Tanzania | Iyenga AB, Washed


FARM: Iyenga Coop
REGION: Mbozi District, Mbeya
ALTITUDE: 1670-1950 MASL
VARIETAL: Kent, Bourbon, N39
FLAVOUR NOTES: Buttery mouthfeel, juicy blackcurrant, red fruit 

Suggested pour-over recipe

Weight in: 16.5g
Final brew weight: 250g
Finish time: 2:30-2:40
Bloom: 35g for 30s
Water temp: 92c


Iyenga Agricultural Marketing Cooperative Society (Iyenga AMCOS) was registered in 2003 under the Tanzanian cooperative act. The cooperative deals only with coffee and collects from more than 500 farmers within the Mbeya region (primarily within the district of Mbozi). Of these 500 farmers, around 191 are registered members of the cooperative.

Iyenga AMCOS is known within the region as very well-organised, with one of its greatest strengths being its committed board members. Leaders come into power through democratic election: all farmers who are members of the cooperative have right to vote for the person they'd like to be in power, and every farmer has the right to contend for a board member position. Group leaders encourage women and young people to participate in coffee agriculture activities and in all cooperative activities. When the group first registered, there were only 64 members, all of whom were male. Now, of the group’s 193 members, 17 are female.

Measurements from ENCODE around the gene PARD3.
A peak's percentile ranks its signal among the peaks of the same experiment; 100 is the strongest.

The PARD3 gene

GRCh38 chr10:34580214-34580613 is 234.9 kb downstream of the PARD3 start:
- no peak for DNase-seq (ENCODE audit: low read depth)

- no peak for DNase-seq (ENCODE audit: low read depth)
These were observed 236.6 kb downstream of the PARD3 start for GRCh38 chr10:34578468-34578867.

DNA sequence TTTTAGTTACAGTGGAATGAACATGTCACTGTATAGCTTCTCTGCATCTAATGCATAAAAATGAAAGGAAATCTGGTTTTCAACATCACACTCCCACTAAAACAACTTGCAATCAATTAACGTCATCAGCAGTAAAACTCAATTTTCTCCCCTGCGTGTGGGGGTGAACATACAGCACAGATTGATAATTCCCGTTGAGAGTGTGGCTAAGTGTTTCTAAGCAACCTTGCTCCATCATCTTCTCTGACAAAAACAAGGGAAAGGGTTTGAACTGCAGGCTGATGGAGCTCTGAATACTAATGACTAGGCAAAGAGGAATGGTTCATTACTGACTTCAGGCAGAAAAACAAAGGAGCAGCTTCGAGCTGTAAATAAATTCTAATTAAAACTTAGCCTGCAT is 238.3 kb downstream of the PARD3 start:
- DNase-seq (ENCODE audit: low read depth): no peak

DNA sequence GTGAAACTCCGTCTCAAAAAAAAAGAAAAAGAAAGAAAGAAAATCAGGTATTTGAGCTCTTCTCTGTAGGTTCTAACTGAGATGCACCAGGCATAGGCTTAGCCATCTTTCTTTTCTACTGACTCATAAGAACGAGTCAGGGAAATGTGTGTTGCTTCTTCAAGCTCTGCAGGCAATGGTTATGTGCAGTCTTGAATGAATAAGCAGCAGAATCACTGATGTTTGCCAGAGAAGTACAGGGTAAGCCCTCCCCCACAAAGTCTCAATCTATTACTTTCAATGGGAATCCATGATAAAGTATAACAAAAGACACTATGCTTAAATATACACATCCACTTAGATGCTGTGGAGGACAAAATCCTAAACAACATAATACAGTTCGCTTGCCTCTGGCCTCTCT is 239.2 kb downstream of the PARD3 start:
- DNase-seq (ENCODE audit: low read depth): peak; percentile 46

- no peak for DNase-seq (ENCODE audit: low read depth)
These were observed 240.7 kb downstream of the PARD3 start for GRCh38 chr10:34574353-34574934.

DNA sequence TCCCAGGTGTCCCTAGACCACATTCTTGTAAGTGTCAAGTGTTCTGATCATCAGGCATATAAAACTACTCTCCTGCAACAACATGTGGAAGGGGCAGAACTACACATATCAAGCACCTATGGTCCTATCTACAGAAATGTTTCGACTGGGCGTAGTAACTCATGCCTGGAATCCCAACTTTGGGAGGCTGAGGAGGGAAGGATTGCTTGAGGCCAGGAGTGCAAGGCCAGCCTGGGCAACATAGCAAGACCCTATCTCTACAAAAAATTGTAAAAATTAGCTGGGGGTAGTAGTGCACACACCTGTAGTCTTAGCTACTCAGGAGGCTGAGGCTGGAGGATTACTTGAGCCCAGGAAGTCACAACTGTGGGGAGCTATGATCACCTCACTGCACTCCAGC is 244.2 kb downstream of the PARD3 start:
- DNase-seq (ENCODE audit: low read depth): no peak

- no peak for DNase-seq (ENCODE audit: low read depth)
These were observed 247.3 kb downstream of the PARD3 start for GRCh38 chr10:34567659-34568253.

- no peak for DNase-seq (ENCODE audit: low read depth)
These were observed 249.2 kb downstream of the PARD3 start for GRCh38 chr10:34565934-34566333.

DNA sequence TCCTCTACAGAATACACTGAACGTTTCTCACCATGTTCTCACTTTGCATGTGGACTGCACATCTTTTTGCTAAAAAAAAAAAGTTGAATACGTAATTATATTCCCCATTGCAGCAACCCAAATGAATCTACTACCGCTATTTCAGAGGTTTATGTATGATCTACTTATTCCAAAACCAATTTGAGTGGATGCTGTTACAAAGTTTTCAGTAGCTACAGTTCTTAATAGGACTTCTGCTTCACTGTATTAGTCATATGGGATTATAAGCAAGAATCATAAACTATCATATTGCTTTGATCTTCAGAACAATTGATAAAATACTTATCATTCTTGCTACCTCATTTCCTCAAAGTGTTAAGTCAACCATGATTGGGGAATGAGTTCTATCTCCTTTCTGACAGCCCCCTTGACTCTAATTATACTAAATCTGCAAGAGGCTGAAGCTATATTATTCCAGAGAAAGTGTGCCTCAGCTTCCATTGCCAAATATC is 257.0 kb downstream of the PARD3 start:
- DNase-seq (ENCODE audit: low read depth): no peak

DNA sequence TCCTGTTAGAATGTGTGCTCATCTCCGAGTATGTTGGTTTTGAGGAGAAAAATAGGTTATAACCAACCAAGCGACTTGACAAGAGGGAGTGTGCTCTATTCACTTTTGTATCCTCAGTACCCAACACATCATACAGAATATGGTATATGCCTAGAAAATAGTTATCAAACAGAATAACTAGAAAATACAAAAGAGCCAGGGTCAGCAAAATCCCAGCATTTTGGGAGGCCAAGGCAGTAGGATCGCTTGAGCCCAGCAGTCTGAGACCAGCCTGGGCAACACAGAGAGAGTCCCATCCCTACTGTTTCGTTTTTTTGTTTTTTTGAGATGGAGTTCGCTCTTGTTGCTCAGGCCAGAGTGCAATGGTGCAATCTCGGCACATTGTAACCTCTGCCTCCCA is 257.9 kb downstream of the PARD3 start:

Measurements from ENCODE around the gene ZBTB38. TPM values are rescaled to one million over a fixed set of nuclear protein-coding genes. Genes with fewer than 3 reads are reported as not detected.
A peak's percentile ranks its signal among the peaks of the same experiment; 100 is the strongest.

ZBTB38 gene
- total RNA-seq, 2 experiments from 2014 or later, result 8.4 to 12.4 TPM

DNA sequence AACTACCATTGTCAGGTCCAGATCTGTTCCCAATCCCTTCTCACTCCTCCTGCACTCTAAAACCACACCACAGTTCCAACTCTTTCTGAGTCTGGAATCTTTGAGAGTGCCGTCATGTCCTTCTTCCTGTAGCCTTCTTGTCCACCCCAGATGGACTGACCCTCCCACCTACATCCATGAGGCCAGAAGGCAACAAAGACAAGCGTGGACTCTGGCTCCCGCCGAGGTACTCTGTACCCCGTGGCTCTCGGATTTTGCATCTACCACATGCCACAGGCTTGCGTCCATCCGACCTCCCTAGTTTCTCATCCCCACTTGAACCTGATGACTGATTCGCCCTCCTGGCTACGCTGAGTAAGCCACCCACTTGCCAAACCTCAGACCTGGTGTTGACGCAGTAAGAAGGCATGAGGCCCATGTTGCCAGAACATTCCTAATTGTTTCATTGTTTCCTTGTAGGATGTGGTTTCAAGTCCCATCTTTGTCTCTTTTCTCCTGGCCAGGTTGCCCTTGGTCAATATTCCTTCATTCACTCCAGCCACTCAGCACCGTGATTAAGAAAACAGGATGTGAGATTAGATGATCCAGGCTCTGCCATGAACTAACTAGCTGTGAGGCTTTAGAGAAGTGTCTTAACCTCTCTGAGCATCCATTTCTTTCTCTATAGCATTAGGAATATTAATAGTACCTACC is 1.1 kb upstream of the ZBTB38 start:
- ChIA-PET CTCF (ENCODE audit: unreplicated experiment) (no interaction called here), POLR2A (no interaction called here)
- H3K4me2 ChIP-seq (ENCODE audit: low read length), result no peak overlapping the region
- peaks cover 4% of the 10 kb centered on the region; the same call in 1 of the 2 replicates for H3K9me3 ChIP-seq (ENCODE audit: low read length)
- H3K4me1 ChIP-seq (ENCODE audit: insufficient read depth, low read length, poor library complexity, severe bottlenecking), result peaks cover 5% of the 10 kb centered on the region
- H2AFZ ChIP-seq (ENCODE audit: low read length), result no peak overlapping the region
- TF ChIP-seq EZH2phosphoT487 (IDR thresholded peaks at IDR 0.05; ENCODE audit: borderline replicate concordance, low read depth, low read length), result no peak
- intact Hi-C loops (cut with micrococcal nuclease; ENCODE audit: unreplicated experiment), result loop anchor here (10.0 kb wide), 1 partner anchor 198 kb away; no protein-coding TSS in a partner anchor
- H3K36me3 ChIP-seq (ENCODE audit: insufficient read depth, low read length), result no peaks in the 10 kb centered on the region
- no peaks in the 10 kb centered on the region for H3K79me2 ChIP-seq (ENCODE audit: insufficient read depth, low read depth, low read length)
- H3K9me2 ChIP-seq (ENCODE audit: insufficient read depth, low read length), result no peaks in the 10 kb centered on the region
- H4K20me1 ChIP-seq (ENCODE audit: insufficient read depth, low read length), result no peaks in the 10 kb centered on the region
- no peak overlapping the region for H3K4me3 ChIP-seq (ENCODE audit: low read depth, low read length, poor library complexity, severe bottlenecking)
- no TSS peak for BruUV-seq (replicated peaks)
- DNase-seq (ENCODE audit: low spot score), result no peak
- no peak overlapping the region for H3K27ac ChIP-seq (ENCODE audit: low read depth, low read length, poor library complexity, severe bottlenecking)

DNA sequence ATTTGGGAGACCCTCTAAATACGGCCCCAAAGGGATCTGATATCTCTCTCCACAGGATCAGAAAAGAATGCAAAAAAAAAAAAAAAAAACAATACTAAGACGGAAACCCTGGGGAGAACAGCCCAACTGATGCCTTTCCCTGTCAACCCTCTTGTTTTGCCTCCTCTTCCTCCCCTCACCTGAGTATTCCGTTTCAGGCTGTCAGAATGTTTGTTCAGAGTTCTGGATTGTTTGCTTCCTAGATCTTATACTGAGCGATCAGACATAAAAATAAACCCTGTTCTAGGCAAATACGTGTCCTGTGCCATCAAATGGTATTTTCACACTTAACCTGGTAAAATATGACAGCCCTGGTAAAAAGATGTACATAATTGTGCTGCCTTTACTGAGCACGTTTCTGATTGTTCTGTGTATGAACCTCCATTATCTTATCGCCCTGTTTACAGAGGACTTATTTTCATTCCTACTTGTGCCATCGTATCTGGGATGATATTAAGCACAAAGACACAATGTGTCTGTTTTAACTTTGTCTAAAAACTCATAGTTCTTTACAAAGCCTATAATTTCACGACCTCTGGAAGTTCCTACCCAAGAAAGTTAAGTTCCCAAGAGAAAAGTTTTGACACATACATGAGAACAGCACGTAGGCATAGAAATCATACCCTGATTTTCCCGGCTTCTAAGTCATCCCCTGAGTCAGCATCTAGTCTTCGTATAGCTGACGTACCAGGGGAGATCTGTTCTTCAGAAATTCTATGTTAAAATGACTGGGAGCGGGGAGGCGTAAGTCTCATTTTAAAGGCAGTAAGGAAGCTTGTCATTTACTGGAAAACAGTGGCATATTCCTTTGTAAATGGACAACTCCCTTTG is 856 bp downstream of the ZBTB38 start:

All of the farmers in Iyenga village (from which most of the cooperative members hail) are very small scale and grow coffee on 5 hectares or fewer (most only have a hectare or so). In addition to coffee, many grow maize, peanuts and beans. The majority of farmers often keep one or two cows and some poultry, as well.

In 2010, the government granted the Iyenga Cooperative a Central Processing Unit machine – a Penagos UCBE 500 – which has enabled the Cooperative to improve their processing efficiency while using less water. Mercanta’s partner in Tanzania further supported Cooperative in the construction of their wet mill site by providing technical advice and supervising the construction and has also been fundamental in training the group in coffee processing techniques and quality control. All of this has led the Cooperative to greatly improve the quality and volume of processing in recent years.

The potential production of Iyenga is good and the group currently produces around 80 tonnes of parchment annually; however, the cooperative has reached the point that it now requires a bigger pulping machine if they are to make significant advances in production. Nonetheless, farmers have a good understanding of the importance of the CPU machine, and the strong trust that members place in the Cooperative’s leaders means that Iyenga stands a very good chance of achieving their goals.